In an attempt to give a synopsis and not a social studies lesson, the following notes are just a few facts about the religion of Buddhism that comprises approximately 3.25% of the Indian religious population. That means that by 2008 about 30 million Indians living in India were Buddhist. Just before I list some interesting details about the faith, keep in mind that the simplistic nature in which I express the thoughts, precepts and ideals of this intriguing faith are not in any way to demean its followers, but rather to give clear and concise definition to those (like myself) who may not be familiar with the religion. I do not want to cause confusion with cumbersome terminology, but instead simply convey the overall theme of what these devout adherents believe.
- Siddhartha Gautama founded the Buddhist faith somewhere between the time period of the 4th and 6th BC. He was known as the Buddha, “the awakened one”. He was not and is not however conveyed as a “god”, but a wise teacher.
- The word Buddhism comes from the word “budhi”, which means to awaken. It ‘s origin is found in the life of founder Siddhartha Guatama, coming into use around the time Guatama experienced “awakening” at age 35 after a spiritual quest to end suffering.
- A fundamental belief of Buddhist is that “enlightenment” can be achieved by self denial and by eliminating earthly desires. One gets to this point through meditation.
- Buddhism is practiced all throughout Asia, not just in India, with followers throughout the world of approximately 350-500 million. Some of the more saturated regions are in Sri Lanka and Japan.
- There are several Buddhist schools. The teachings are all similar, but vary based on the path one may take to “liberation” or Nirvana. Nirvana literally means “blowing out”, referring to blowing out the flames of “greed, hatred and delusion”. Nirvana is apparently the pinnacle; the place one has reached when he or she is what Christians might call “sanctified” or “saved”.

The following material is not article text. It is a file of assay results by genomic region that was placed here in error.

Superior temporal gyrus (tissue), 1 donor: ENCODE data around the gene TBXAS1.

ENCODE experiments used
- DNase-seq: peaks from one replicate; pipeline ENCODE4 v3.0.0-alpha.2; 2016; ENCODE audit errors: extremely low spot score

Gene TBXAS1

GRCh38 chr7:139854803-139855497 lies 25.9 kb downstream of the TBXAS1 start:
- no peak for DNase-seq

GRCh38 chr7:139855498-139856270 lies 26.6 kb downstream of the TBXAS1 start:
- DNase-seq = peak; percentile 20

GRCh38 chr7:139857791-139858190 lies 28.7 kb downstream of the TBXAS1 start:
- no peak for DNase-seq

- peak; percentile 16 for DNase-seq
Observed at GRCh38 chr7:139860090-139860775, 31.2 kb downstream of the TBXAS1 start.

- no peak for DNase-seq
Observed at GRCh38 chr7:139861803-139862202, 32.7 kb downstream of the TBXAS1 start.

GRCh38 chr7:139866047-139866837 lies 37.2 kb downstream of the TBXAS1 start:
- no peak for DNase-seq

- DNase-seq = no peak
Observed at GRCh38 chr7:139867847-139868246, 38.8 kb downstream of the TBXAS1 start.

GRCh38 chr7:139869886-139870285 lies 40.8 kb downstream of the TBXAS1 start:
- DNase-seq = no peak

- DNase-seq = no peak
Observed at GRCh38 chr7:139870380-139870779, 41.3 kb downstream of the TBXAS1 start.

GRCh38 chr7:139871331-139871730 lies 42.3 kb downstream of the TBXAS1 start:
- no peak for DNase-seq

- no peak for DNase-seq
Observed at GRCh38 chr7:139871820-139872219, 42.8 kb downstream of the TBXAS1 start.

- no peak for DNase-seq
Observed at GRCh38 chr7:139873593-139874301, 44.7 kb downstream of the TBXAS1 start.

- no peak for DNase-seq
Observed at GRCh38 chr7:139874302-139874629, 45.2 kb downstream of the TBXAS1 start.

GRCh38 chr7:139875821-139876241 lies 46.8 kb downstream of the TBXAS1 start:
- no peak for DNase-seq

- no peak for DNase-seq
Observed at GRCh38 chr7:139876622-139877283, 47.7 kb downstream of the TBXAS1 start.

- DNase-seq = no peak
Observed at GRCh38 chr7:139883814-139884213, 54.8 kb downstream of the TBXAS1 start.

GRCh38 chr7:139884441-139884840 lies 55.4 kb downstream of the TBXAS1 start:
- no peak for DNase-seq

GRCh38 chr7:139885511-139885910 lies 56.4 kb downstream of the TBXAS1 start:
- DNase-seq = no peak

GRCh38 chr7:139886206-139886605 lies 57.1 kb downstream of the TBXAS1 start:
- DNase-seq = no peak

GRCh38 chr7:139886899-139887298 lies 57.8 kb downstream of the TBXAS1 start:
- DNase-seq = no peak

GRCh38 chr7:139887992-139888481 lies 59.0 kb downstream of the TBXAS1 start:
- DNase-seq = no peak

- Also taught in the schools are “the three jewels”; there is the Buddha, the Dharma and the Sangha. The Dharma is the truth. The Sangha is the community. Taking “refuge” in the “triple gem” is declaration that one is a buddhist and is on the path to freedom or “liberation”.
- Monasticism is a big part of the Buddhist religion. The monastic portion of the faith (meaning monks and nuns) comprise the Sangha or community. This area is the most important support role. These chosen people are “responsible for preserving and spreading Buddhist teaching and for education”. http://en.wikipedia.org/wiki/Buddhist_monasticism
- The specific details of the life of the founder of Buddhism, Siddhartha Gautama, are highly debated by scholars and historians; therefore I will not speak to those sacred myths and/or facts. What is apparently true, according to author Michael Carrithers, is that "the outline of the life must be true: birth, maturity, renunciation, search, awakening and liberation, teaching, death”. Gautama founded the faith and certainly instituted the most important aspect, the monastic practices, after he discovered that torturing one’s self and painful self denial was not the way to end suffering. Nor was the opposite, self indulgence, beneficial. He found the “Middle Way”, which all people Buddhist and other faiths alike could almost certainly profit from.
The most precious take away from this ancient teaching is that it promotes peace, enlightenment, wisdom, love and benevolence. Followers of Buddhism, unlike some other believers, do not endorse that they or their faith are absolute, but instead teach tolerance for others’ faiths.
Although not exhaustive, the above are just a few highlights of the Buddhist faith. Interested in finding out more? Check out these web sites: